The Tunisian Prime Minister and the Interior Minister Thursday stated in separate statements that the government did not authorize the demonstrations against the economic reconciliation bill planned for Saturday for purely security reasons and that the ban should not be seen as restrictions on freedom of opinion, expression and assembly.
Authorities rejected claims by opposition political parties and unions that they are using the state of emergency to ban the demonstration scheduled for Saturday.
The statement were issued after some opposition and unions’ leaders claimed that the Prime Minister had given them, during a meeting they held with him on Wednesday, the green-light to stage the Saturday demonstration and pledged to ensure their security.
On Thursday, the Prime Minister’s office issued a statement saying refusal or calls for delay of demonstrations are made when security authorities receive intelligence that terrorist groups are planning attacks on demonstrators. Such decisions have nothing to do with any other political considerations or purposes.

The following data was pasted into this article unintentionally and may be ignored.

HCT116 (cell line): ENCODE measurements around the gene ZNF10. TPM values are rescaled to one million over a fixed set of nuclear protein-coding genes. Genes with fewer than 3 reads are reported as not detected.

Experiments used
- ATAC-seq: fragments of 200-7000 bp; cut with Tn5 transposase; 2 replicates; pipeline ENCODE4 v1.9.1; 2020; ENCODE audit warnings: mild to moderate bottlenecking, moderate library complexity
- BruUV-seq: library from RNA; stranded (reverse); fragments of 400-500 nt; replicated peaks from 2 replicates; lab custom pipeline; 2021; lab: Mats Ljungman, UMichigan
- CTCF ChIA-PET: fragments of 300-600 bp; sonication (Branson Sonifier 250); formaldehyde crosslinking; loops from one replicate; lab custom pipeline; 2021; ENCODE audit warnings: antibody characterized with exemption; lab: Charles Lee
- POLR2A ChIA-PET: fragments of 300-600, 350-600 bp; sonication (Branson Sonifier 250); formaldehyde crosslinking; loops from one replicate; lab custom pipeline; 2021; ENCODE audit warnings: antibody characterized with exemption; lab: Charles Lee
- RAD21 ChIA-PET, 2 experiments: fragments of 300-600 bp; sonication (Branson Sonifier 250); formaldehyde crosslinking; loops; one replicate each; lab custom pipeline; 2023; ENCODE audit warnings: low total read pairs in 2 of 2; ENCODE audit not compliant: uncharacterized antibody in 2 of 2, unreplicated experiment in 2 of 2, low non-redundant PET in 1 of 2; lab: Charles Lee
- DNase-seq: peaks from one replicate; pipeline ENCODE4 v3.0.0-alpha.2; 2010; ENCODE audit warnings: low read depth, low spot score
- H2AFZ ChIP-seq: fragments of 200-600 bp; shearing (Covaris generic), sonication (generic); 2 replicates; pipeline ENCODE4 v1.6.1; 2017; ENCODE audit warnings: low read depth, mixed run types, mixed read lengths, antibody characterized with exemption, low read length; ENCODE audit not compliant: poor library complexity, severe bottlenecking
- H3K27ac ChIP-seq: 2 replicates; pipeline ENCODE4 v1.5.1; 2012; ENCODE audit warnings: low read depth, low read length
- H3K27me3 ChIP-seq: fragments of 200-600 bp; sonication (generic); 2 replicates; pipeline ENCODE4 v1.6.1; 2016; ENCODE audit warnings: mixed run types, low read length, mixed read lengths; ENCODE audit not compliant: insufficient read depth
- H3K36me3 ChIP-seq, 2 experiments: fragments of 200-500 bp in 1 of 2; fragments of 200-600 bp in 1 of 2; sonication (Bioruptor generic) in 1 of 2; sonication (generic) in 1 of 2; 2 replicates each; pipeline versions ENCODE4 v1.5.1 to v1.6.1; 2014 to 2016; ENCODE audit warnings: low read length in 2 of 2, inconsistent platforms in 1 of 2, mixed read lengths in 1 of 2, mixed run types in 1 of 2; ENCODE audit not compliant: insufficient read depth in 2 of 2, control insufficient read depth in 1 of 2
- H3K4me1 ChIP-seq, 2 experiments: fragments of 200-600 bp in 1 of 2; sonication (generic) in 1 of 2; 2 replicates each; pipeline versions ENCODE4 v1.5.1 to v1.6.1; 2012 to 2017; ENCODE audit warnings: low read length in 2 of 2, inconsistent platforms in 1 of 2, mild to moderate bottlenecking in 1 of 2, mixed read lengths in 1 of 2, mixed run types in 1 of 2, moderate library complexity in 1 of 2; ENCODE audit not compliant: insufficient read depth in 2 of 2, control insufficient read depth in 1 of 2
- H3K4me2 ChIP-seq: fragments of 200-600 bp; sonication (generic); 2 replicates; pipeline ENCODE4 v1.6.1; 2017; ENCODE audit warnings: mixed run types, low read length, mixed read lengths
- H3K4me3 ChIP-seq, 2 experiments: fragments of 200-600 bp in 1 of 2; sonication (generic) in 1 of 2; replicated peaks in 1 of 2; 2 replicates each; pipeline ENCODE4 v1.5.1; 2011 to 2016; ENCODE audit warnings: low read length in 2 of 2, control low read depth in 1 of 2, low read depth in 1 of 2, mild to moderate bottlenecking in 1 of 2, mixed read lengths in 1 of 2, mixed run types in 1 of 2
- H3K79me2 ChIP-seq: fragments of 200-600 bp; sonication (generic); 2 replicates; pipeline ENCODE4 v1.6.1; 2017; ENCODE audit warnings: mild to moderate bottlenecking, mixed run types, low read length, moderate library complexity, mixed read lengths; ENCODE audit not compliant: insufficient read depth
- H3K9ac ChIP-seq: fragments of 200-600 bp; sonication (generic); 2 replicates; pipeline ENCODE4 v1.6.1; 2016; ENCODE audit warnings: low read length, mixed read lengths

“The refusal to authorize demonstrations and the request of their postponement comes following intelligence on terrorist threats targeting vital institutions. These threats seek to spread disorder in the country,’ the statement said, without specifically mentioning the Saturday protest march.
Minister of the Interior Najem Gharsalli rejected the claims that the Prime Minister green-lighted the Saturday demonstration, explaining that the march was cancelled after his department received intelligence that dormant terrorist cells were instructed to target the demonstrations.
Tunisian authorities recently beefed up security measures in capital city Tunis and some provinces to ward off terrorist attacks.